The United States's Power Scares These Seven Countries, Which See It as a National Threat

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A couple is silhouetted against the backdrop of N Seoul Tower, commonly known as Namsan Tower, in Seoul, South Korea, on May 13, 2014. A new survey says that 70 percent of South Koreans consider the U.S. a major national threat. REUTERS/Kim Hong-Ji

The United States is viewed as a major national threat—taking a place alongside the Islamic State militant group (ISIS), global climate change and cyberattacks—by majority of citizens from seven countries, including some long-standing American military allies, according to a 38-country Pew Research Center survey released Tuesday.

Though 18 of the countries pegged ISIS as the biggest threat, strong majorities in countries including South Korea (70 percent), Japan (62 percent) and Turkey (72 percent) see U.S. power and influence as significant threats to their respective nations.

Sixty-two percent of people in Mexico, the U.S.'s immediate neighbor to the south and often a punching bag for President Donald Trump's immigration policies, register the U.S. as a threat, and it is seen that way by 59 percent in Spain, 55 percent in Indonesia and 57 percent in Chile.

The survey also asked respondents about potential fears regarding Russia's and China's power and influence. South Korea listed China at 83 percent, perhaps a result of its being viewed as enabling the rival North, and Russia at 46 percent. The Japanese also expressed more concern with China than the U.S., but only slightly at 64 percent. Just 43 percent listed Russia as a threat.

Turkey's numbers dropped significantly when respondents were asked about Russia and China, coming in at 54 percent and 33 percent, respectively.

Historically, the U.S. has had a deep and strong military presence in Turkey, Japan and South Korea, particularly Japan following the end of World War II and South Korea after the Korean War in the early 1950s. As of the end of last year, almost 39,000 U.S. troops were stationed in Japan, and nearly another 23,500 were in South Korea.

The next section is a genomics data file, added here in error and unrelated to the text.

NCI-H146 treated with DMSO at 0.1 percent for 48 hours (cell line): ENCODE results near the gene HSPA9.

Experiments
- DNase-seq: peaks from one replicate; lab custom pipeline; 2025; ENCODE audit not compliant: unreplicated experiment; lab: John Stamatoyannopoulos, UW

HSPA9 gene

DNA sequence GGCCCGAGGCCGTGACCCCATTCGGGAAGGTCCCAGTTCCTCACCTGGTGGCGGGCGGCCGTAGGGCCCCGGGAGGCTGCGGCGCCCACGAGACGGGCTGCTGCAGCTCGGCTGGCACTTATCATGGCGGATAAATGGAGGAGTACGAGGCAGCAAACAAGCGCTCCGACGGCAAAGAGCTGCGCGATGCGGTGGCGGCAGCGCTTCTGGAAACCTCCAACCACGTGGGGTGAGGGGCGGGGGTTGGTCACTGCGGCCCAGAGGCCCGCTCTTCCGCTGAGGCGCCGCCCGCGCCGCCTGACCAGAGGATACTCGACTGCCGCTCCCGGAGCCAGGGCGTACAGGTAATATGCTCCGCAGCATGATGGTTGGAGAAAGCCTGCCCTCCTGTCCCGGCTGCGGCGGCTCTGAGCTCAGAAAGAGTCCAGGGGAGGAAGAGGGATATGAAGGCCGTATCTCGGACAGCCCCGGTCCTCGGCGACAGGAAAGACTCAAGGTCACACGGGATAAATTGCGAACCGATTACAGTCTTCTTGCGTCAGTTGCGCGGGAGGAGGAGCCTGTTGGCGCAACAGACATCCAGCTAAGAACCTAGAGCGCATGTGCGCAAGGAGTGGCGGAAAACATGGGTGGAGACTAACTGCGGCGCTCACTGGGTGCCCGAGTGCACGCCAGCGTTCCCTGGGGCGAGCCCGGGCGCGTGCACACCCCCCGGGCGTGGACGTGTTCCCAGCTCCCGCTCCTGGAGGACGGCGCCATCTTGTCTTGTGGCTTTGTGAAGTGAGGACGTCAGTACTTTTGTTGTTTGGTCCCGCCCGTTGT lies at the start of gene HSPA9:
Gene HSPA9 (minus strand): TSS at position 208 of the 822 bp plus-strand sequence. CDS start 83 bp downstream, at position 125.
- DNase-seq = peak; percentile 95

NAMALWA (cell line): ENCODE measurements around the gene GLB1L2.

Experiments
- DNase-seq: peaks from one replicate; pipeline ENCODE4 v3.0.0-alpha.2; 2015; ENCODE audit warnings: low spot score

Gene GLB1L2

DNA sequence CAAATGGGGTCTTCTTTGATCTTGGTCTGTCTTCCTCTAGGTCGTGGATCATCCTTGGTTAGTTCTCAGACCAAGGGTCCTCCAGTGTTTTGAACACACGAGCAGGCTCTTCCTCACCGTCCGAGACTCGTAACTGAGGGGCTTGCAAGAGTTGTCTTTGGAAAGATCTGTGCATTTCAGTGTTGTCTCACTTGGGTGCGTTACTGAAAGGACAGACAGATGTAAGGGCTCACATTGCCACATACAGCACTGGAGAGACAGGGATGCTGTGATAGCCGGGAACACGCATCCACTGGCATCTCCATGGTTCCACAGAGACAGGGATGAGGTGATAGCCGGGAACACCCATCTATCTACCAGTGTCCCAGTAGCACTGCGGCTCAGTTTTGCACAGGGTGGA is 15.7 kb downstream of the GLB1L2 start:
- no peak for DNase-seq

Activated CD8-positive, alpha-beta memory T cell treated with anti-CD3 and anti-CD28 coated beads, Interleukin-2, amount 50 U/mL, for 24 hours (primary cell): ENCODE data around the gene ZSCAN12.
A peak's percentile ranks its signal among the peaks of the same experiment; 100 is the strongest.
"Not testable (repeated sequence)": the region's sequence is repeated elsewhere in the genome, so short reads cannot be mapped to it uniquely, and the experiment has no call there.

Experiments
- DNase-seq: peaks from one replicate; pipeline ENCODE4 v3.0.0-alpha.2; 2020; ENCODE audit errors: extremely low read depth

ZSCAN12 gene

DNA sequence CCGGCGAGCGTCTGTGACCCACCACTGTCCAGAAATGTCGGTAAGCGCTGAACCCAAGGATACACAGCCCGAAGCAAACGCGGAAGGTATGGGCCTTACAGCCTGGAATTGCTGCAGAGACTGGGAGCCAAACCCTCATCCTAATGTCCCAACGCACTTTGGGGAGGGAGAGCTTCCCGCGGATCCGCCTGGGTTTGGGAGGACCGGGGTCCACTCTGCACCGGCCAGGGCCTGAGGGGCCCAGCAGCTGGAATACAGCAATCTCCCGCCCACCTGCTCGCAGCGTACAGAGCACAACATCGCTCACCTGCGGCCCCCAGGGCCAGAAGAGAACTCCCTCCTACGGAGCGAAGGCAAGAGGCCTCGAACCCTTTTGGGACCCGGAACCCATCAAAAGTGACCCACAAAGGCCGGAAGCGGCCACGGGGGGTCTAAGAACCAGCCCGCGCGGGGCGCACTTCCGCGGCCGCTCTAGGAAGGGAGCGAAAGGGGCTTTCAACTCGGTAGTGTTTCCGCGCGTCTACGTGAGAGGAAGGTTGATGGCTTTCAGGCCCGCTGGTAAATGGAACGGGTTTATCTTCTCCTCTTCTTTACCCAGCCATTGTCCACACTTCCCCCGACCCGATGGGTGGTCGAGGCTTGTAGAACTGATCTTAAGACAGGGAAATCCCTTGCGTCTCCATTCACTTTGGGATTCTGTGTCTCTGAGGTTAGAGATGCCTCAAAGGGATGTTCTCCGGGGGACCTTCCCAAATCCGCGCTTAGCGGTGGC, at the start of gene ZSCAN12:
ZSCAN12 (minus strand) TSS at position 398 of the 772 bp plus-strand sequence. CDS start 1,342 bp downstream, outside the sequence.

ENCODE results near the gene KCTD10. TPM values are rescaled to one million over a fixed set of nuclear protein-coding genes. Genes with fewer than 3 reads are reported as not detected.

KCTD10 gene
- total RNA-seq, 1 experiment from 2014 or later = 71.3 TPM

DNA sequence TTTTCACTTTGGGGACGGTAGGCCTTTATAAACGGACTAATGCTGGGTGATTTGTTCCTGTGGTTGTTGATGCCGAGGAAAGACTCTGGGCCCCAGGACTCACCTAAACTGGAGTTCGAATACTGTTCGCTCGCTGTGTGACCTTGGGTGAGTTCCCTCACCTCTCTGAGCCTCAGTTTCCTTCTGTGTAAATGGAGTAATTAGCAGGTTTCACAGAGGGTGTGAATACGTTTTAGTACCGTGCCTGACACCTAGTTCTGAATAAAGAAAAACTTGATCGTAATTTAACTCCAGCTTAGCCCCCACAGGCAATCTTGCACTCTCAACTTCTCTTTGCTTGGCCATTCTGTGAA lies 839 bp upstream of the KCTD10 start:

But of late, conflicts in the Middle East and the potential for another major conflagration in East Asia may have upset the balance in the three countries, which have been pivotal in the U.S.'s military operations for decades.

Both Japan and South Korea stand at the forefront of opposition to North Korea and leader Kim Jong Un's missile and nuclear tests. The most recent launch, on July 28, involved an intercontinental ballistic missile that traveled 2,300 miles in the air and covered a distance of 621 miles before splashing down near Japan. One expert told CNN that if the missile was set up to fly on a flat or standard trajectory, it was capable of reaching such major U.S. cities as Los Angeles, Chicago or New York.

South Koreans were particularly angered that the U.S. deployed the THADD anti-missile system in their country, viewing it as an escalation and a potential provocation to Kim. And the relocation of a Marine Corps air base in Okinawa has raised tensions among Japanese residents.

Turkey has helped the U.S. in its fight against ISIS in Syria and Iraq, but its government was angered by the Americans' arming of the Syrian Kurdish YPG militia to oppose ISIS. The Turks consider the YPG to be a security threat and an arm of the Kurdistan Workers' Party, which has led an insurgency against the Turkish government for decades, according to Reuters.

In May, a top Turkish newspaper published an editorial that called for U.S. troops and warplanes to be kicked off the Incirlik Air Base because of the YPG arming.

The United States's Power Scares These Seven Countries, Which See It as a National Threat | World